[4] Note by the Secretariat, UN Doc. A/CONF.62/WS/37 (1983), in 17 THIRD UNITED NATIONS CONFER-

ENCE ON THE LAW OF THE SEA, OFFICIAL RECORDS 240 – 44, UN Sales No. E.84.V.3 (1984).

[5] Yehuda Z. Blum, The Gulf of Sidra Incident, 80 AJIL 668 (1986).

[6] Caelum Liberam: Air Defense Identification Zones Outside Sovereign. Peter Dutton. US Naval War College. 2010

[7] (Xue Guifang (Julia) Issues and Prospects Surveys and Research Activities in the EEZ. US Navy War College 2009

[8] Military Activities in the EEZ. A U.S.-China Dialogue on Security and International Law in the Maritime Commons. Peter Dutton. U.S. Naval War College China Maritime Studies. 2010

[9] Military Activities in the EEZ. Dutton. 2010

[10] Interestingly, the US has not ratified UNCLOS

[11] A norm being that 160 or 88% of signatories of UNCLOS agree with the U.S, with 21 countries having varying disagreements.

[12] Military Activities in the EEZ. A U.S.-China Dialogue on Security and International Law in the Maritime Commons. Peter Dutton. U.S. Naval War College China Maritime Studies. 2010

[13] Military Activities in the EEZ. Dutton. 2010

[14] My bother is an air traffic controller in Scotland and this still goes on regularly today even though the Cold War has long since finished.

[15] Xue Guifang (Julia) Issues and Prospects Surveys and Research Activities in the EEZ. US Navy War College 2009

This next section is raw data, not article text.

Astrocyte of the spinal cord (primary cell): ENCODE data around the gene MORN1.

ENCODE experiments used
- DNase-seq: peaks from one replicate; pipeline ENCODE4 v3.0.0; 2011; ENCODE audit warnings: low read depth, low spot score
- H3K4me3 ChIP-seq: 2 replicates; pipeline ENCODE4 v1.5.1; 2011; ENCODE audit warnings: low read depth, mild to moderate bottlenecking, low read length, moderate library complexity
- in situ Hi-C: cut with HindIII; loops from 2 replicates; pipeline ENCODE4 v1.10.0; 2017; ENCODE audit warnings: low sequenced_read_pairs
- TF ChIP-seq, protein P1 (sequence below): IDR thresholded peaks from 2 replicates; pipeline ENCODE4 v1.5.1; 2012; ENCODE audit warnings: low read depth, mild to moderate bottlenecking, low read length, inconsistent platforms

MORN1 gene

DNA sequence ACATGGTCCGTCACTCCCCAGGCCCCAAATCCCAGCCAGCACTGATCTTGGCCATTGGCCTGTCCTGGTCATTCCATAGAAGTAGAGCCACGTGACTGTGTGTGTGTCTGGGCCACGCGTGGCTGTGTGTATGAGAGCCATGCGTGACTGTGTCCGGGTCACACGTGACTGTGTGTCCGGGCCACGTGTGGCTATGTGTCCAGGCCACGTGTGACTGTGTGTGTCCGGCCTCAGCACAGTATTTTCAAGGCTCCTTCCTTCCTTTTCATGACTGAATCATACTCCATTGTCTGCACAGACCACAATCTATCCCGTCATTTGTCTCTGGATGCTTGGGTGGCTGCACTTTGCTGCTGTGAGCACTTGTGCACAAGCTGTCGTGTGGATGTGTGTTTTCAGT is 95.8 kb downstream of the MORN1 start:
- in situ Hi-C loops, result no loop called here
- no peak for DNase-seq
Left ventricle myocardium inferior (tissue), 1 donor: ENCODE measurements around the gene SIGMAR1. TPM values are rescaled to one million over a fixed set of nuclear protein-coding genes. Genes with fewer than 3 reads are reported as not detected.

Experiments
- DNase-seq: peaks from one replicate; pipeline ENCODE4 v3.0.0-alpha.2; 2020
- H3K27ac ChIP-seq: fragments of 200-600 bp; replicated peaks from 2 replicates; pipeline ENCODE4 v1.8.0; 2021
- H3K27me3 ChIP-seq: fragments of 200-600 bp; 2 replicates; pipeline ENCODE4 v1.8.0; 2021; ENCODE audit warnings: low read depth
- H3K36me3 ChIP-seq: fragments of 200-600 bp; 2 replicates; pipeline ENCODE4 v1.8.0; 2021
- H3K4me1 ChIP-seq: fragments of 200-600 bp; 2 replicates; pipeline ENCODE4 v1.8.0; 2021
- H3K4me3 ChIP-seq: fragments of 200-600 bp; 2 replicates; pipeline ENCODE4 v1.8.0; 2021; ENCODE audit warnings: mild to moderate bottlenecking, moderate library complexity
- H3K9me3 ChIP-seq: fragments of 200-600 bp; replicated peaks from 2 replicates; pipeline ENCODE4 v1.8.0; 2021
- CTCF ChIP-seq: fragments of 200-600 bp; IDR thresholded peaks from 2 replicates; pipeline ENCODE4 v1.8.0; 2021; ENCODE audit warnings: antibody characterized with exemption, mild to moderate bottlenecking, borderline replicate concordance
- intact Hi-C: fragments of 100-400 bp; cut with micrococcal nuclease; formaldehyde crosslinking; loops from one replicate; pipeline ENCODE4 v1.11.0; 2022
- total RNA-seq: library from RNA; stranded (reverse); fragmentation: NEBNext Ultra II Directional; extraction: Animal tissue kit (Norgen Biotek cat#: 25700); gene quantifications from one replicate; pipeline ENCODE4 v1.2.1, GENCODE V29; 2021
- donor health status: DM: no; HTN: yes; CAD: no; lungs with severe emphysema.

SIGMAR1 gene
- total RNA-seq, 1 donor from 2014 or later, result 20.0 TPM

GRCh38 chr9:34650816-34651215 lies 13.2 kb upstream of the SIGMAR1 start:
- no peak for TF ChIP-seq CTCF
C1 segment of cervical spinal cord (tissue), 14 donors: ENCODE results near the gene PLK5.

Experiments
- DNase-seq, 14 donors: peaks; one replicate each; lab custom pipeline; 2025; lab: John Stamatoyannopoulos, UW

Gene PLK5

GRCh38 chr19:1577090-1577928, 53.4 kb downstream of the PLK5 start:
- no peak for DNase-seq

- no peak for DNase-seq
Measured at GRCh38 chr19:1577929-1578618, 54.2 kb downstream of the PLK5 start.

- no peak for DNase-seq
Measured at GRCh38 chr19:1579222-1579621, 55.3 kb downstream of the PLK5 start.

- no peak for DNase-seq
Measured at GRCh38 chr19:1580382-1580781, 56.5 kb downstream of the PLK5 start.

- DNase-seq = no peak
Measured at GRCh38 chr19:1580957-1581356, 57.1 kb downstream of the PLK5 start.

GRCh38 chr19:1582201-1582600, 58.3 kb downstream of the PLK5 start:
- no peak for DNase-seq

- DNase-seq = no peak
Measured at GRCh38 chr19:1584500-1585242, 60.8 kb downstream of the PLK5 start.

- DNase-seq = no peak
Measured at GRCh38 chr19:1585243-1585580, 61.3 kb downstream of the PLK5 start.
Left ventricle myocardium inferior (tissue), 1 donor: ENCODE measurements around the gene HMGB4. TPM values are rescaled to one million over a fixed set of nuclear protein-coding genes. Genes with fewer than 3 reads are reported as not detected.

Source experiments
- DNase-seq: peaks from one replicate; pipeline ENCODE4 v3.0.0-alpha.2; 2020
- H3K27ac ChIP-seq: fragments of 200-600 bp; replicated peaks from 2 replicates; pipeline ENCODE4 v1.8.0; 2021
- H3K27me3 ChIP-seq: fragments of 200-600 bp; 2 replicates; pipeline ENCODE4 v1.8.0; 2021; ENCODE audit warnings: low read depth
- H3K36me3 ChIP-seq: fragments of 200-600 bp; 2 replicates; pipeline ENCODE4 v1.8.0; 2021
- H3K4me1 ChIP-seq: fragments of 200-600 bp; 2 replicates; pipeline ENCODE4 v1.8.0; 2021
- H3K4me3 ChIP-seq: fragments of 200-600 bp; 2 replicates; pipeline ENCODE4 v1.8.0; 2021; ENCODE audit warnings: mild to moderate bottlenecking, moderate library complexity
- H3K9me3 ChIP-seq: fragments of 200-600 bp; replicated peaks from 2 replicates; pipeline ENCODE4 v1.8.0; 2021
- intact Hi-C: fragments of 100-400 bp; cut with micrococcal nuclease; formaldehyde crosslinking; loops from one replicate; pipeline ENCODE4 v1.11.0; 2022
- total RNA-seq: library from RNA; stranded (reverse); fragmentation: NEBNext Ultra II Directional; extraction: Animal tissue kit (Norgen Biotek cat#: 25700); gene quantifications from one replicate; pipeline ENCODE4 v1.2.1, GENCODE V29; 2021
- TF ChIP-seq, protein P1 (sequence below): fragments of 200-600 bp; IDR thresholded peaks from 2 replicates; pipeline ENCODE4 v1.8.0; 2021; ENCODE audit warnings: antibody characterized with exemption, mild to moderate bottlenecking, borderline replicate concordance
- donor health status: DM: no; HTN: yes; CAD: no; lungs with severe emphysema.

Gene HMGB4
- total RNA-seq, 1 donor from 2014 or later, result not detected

[16] Strangely, China has very strong views on the term peaceful and how it clearly indicates non-military, yet it describes its own rise as ‘peaceful’ even though it involves a significant military rise in its capabilities. Based on China’s very own definition, if China’s rise truly were peaceful, then it would follow that it could not involve a military build-up. This as we know, is simply not the case as China’s preparation for war is unprecedented in peacetime, and I would say even greater than pre-war Japan’s.

[17] People’s Liberation Army Navy

[18] Yu Zhirong. Jurisprudential Analysis of the U.S. Navy’s Military Surveys in the Exclusive Economic Zones of Coastal Countries. US Navy War College 2009

[19] Yu cites the cases of the shooting down of the R-47 and the U2 over Russia, but these cases only go to prove that in over 50 years of heightened Cold War tensions and the prospect of MAD, how much restraint and understanding existed between the two sides. Both the USSR and NATO regularly patrolled each others EEZs and managed to limit any misunderstandings to just two incidents that were relatively easy to resolve.

[20] The National Military Strategy for the United States of America. Feb 2011